As told to Simon Parry
City University marine biologist Katherine Lam King-yiu, 33, is using a swimming robot to study corals at Hoi Ha Wan Marine Park. She now hopes to see at least one more robot put to work along other parts of the Hong Kong coastline.
It's a small, swimming robot. Its technical name is a remote operating vehicle, or ROV, and we use it to observe coral and coral fish in Hoi Ha Wan Marine Park. We believe this is the first time something like this has been used anywhere for observation in shallow coral areas.
We developed it in collaboration with our electronic engineering department and it cost about $200,000 to build. It measures 40cm by 30cm and effectively it's a small swimming vehicle which examines the seabed.
It connects via an umbilical cord to the land so we can drive the robot while it swims and records a video. We get to see real-time images on the shore on a display unit in the laboratory.
The robot enables us to record the coral density, the health of the coral and how it looks and whether it is damaged.
We also have other equipment in use such as underwater surveillance cameras.
Using this sophisticated equipment, we can maintain 24-hour surveillance of the coral areas and see what the fish and invertebrates are doing.
The robot has been in service for about eight months. It is doing the work that would usually be done by a diver. There are two advantages in using a robot: first it can be dangerous work for a diver; second, the robot can stay in the water for longer. With a ROV, you can explore dangerous places that a diver could not.
The robot's mainframe was developed in Switzerland. These devices are used in other places around the world to observe seabed conditions. It is usually used to explore deep sea areas that divers can't reach or stay for long. This is the first time it has been used to observe shallow coral areas.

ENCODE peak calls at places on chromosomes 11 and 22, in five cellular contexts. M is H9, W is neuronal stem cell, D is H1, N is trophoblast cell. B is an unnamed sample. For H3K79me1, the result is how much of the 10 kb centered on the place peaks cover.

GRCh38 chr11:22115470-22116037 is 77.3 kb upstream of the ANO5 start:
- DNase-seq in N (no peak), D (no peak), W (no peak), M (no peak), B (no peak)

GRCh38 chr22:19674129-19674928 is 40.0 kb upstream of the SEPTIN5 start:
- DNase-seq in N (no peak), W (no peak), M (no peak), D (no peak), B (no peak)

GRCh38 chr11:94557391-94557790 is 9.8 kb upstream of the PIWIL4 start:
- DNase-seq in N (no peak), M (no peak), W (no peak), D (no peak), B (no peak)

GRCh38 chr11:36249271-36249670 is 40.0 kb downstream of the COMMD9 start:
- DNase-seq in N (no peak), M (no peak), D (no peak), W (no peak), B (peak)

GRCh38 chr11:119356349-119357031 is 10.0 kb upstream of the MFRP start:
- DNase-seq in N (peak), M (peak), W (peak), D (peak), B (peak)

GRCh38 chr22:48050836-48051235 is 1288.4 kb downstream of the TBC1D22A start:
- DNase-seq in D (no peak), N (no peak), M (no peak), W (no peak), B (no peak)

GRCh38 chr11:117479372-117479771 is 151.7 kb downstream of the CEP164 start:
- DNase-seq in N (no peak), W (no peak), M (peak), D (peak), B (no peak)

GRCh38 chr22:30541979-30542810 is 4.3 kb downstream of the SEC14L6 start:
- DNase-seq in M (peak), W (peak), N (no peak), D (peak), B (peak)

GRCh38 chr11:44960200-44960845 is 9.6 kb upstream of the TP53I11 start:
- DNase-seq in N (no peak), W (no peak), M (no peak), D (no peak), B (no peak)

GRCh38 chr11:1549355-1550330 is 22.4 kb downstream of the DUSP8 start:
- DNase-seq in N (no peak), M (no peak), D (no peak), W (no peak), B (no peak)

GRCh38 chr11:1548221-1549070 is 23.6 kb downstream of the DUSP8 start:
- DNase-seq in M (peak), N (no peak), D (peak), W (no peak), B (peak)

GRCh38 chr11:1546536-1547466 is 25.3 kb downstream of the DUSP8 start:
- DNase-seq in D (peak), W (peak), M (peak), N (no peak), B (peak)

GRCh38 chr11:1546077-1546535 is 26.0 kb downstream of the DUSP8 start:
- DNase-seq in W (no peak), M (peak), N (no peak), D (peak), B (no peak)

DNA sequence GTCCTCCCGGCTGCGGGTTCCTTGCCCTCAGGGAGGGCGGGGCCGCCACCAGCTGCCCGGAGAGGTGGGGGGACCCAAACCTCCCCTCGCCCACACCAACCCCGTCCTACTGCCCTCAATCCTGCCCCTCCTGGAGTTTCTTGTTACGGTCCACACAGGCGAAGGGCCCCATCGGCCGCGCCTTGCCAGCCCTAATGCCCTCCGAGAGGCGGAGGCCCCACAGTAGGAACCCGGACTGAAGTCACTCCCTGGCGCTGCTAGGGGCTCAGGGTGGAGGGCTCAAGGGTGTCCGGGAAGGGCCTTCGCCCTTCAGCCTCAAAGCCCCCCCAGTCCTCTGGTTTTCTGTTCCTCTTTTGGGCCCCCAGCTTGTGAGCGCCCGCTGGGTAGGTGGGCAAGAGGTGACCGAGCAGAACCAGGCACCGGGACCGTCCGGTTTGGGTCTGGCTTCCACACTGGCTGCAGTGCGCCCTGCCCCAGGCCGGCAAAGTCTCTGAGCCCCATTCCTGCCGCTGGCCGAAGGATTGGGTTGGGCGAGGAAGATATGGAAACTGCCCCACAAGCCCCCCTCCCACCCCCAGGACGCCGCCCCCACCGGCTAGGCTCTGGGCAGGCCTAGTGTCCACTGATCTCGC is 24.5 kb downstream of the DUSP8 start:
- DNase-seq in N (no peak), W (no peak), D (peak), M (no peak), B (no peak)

Traditionally, marine biologists prefer to use divers for taking videos, but in Hong Kong the situation is different from other coral areas because the water is very murky. As a result, there is a potential danger in using divers, so using the ROV is a good alternative.
We would like to expand this project to other coral areas in Hong Kong. We hope to be able to get at least one more ROV so that we can look at coral areas in different parts of Hong Kong to give us a better comparison. Then we will know more about the health of the coral in different places.
We have been using the laboratory at the Marine Life Centre since last year but I have been working in Hoi Ha Wan for a long time. My PhD thesis was based on Hoi Ha so I have spent nine to 10 years looking at the area's ecology.
Hoi Ha Wan is a special site because it is well protected and has a diverse habitat. There is a stream at the back of the bay where you can look at the fresh water ecology and there are mangroves and small sand flats. In one small area you have a lot of different habitats so it is a very special place for ecologists.
There are few places in the world you can get several habitats in the same place but Hoi Ha is one of those places. It is an ideal place for educational purposes because you can bring students and introduce them to different habitats and animals in one day.
The coral in Hoi Ha has been maintained quite well this year compared with last year. I think the Agriculture, Fisheries and Conservation has done quite a good management job, and probably people are becoming more aware of conservation. People are starting to know what corals are and how to avoid harming them.
With the equipment we have at Hoi Ha Wan, we can get detailed information about what the sea is like. All the environmental factors can be logged and we can see how things change in the water from season to season. We can even see how it changes from one hour to the next.